CAPE TOWN – Finance Minister Pravin Gordhan has proposed a new personal income tax bracket for those earning salaries of above R1.5 million. In tabling his Budget Speech 2017, in the National Assembly on Wednesday, Gordhan basically said “those who earn more must pay more”.
The Minister has also proposed an increase in the dividend withholding tax rate from 15% to 20%.
The proposal is set to affect 100,000 taxpayers.
He said the National Treasury proposes “a new top personal income tax rate of 45% for those with taxable incomes above R1.5 million”. This is comparable to several countries abroad.
The Minister said this as the National Treasury projects a R30.4 billion shortfall in tax revenue collections for the 2016/17 financial year – the largest shortfall since the 2009/10 financial year which “reflects slower growth in wages, employment and bonus pay-outs last year, amongst other factors”.
National Treasury said in its Budget Review that although raising revenue is the primary objective of the tax system, tax is an important instrument to address inequality.
Citing studies by the International Monetary Fund, National Treasury said countries with lower levels of inequality experience higher, more prolonged periods of economic growth.
He said: “Government will monitor how the tax rate changes affect taxpayer behaviour, revenues collected and economic growth to ensure that government’s ability to reduce poverty and inequality and promote development is not diminished.”
Simple Breakdown of South Africa’s Budget Speech 2017
Tax Proposals for 2017 / 2018:
- A new top marginal income tax bracket for individuals combined with partial relief for bracket creep will raise an additional R16.5 billion.
- R6.8 billion will be collected through a higher dividend withholding tax rate. Increases in fuel taxes and alcohol and tobacco excise duties will together increase revenue by R5.1 billion.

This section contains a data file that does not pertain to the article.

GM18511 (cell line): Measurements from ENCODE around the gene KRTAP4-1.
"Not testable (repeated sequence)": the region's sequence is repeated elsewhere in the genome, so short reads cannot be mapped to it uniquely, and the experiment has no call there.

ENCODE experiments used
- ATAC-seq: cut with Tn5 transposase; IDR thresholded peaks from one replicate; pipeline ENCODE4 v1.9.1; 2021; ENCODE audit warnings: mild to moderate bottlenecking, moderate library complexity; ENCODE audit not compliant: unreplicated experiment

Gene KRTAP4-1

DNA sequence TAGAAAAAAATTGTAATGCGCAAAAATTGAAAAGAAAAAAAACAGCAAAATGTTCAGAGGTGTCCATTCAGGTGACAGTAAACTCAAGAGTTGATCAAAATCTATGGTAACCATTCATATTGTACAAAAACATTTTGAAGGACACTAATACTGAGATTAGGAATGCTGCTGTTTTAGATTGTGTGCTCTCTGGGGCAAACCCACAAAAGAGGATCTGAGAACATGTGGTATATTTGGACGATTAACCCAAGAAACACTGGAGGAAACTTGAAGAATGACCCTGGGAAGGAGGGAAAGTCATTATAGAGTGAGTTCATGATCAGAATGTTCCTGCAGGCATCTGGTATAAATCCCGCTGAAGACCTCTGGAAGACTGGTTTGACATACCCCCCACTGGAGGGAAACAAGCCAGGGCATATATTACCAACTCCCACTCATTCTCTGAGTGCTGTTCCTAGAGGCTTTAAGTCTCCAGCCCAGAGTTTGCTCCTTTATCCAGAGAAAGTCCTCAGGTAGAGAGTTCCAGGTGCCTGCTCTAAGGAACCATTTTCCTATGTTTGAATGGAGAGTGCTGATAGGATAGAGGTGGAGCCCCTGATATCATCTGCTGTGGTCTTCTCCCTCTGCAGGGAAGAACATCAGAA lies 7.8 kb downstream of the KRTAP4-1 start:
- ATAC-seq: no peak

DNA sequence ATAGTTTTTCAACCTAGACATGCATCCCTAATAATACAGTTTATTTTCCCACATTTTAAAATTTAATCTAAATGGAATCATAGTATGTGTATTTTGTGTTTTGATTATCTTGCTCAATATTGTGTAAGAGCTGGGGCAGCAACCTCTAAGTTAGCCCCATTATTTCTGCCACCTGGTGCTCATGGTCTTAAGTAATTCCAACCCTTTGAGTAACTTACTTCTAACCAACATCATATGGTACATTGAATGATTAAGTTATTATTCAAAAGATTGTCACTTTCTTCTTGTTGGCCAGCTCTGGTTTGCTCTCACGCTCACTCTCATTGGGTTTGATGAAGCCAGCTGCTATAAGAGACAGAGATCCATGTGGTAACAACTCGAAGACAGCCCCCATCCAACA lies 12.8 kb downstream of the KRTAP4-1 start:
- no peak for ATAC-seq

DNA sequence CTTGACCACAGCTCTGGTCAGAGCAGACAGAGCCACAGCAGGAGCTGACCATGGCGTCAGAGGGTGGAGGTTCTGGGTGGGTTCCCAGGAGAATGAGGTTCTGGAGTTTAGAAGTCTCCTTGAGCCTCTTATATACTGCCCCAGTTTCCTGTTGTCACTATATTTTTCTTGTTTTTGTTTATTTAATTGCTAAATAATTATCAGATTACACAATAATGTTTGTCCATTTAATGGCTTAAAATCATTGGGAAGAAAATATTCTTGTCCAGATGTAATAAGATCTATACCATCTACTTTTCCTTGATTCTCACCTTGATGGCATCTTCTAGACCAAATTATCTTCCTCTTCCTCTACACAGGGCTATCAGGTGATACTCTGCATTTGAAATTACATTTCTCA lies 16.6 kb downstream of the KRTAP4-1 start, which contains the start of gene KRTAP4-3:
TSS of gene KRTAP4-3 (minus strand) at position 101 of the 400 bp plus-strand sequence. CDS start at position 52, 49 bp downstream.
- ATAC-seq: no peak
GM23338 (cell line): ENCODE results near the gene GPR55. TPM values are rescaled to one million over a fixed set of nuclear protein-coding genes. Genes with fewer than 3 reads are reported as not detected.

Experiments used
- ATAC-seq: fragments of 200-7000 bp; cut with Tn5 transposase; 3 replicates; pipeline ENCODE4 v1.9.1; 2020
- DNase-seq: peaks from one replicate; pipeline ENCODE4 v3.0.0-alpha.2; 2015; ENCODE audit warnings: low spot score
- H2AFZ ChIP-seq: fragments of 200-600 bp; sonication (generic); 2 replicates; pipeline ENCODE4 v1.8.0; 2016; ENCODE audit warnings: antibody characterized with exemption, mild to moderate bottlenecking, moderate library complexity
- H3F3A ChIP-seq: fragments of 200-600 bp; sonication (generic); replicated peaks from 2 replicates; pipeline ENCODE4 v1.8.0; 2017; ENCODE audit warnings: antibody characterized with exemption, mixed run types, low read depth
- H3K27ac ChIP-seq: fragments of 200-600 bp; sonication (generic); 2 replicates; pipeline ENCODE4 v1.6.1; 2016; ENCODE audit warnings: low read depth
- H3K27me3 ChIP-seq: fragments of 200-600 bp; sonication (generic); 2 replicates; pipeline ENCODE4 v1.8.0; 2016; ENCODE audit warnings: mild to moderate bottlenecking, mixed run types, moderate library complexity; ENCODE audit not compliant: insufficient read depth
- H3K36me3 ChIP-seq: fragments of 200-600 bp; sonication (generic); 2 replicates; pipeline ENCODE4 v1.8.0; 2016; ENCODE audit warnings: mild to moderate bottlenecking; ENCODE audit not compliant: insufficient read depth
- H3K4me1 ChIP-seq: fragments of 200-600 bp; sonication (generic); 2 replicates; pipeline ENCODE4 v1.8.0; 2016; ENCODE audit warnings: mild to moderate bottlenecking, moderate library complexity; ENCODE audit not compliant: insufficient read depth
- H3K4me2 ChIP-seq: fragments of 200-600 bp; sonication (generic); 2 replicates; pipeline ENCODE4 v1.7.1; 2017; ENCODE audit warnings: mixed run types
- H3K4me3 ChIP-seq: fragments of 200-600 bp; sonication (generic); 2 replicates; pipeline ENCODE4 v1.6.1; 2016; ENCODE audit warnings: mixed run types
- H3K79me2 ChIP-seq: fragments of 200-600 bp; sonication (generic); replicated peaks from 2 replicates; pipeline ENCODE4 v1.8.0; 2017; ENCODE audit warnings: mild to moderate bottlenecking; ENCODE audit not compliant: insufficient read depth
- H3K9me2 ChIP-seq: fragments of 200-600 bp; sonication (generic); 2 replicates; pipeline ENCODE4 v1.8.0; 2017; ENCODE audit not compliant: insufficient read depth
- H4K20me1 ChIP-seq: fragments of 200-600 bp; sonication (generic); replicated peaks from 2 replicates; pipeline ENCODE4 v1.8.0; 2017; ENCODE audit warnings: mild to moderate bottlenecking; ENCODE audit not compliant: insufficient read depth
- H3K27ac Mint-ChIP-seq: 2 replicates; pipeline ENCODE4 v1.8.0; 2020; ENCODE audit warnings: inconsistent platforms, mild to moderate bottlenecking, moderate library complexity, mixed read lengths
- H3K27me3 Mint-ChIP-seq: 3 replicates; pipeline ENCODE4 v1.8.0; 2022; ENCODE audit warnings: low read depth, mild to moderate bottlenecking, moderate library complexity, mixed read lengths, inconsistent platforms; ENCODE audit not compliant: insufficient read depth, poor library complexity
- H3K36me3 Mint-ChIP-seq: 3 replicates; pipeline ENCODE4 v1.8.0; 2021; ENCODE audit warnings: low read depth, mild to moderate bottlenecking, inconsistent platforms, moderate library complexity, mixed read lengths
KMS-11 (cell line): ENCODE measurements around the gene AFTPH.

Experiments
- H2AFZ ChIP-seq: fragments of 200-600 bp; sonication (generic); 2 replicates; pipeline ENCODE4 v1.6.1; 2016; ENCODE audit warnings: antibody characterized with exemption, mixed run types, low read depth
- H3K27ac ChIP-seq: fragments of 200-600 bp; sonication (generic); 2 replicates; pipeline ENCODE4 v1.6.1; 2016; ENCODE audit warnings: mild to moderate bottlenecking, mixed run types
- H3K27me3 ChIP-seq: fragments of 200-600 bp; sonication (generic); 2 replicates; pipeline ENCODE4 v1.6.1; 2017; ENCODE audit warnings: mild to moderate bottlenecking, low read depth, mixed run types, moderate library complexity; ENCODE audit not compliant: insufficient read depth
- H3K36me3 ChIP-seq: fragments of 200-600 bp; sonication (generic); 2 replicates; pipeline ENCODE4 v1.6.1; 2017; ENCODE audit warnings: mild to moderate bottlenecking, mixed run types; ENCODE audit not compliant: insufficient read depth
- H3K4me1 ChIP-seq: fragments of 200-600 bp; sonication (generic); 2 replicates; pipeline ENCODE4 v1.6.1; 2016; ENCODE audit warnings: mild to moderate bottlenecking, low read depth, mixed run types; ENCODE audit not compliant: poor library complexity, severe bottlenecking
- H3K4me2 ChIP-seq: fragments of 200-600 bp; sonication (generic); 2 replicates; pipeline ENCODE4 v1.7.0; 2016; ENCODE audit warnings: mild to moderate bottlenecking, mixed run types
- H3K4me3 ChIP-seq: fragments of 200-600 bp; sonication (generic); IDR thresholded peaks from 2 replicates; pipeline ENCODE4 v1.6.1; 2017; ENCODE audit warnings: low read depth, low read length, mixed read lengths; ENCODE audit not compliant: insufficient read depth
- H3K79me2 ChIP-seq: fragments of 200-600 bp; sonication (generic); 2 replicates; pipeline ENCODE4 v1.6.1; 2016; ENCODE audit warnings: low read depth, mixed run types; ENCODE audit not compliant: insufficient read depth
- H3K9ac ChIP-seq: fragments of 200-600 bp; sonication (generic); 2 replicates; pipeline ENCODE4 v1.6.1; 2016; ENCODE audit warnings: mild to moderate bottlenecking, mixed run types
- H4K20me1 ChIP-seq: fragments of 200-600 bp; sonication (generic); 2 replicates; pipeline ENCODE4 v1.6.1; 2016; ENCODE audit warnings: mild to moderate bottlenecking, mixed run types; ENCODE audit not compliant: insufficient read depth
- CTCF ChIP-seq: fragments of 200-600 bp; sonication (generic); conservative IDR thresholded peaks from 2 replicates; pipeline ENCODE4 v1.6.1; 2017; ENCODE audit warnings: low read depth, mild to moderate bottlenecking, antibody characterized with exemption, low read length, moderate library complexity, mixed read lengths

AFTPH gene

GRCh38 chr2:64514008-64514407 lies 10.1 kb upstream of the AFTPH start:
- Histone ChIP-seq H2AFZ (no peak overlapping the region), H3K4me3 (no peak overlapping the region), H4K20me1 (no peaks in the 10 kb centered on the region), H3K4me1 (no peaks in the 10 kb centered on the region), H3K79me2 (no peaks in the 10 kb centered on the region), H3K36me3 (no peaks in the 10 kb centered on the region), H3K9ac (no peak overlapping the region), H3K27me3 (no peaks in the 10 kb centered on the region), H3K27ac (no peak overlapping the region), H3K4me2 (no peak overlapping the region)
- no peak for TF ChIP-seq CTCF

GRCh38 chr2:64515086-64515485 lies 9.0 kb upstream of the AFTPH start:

- As soon as the necessary legislation is approved, government will implement a tax on sugary beverages.
- A revised Carbon Tax Bill will be published for public consultation and tabling in Parliament by mid-2017.
Over the next three years, government will spend:
- R490.4 billion on social grants. R105.9 billion on transfers to universities, while the National Student Financial Aid Scheme will spend R54.3 billion.
- R751.9 billion on basic education, including R48.3 billion for direct subsidies to schools, R42.9 billion for infrastructure, and R12.7 billion for learner and teacher support materials. (Minister Gordhan announced that over and above the R32 billion that was allocated to higher education last year, funds have been provided to ensure that students from households that earn up to R600,000 do not pay university fee increases for 2017.)
- R114.8 billion on subsidised public housing.
- R94.4 billion on water resources and bulk infrastructure.
- R189 billion on transfers of the local government equitable share to provide basic services to poor households.
- R142.6 billion to support affordable public transport.
- R606 billion on health, with R59.5 billion on the HIV/AIDS conditional grant.
- A budget deficit of 3.4 per cent of GDP is expected for 2016/17, narrowing to 2.6 per cent in 2019/20.
- Debt stock as a percentage of GDP is expected to stabilise at 48.2 per cent in 2020/21.
- The main budget non-interest expenditure ceiling has been lowered by R26 billion over the next two years.
- R28 billion in additional tax revenue will be raised in 2017/18. Measures to increase revenue by a proposed R15 billion in 2018/19 will be outlined in the 2018 Budget.
- R30 billion has been reprioritised through the budget process to ensure that core social expenditure is protected.
- Real growth in non-interest spending will average 1.9 per cent over the next three years. Apart from debt-service costs, post-school education is the fastest-growing category, followed by health and social protection.
The Full Budget Speech 2017
— South African Gov (@GovernmentZA) February 22, 2017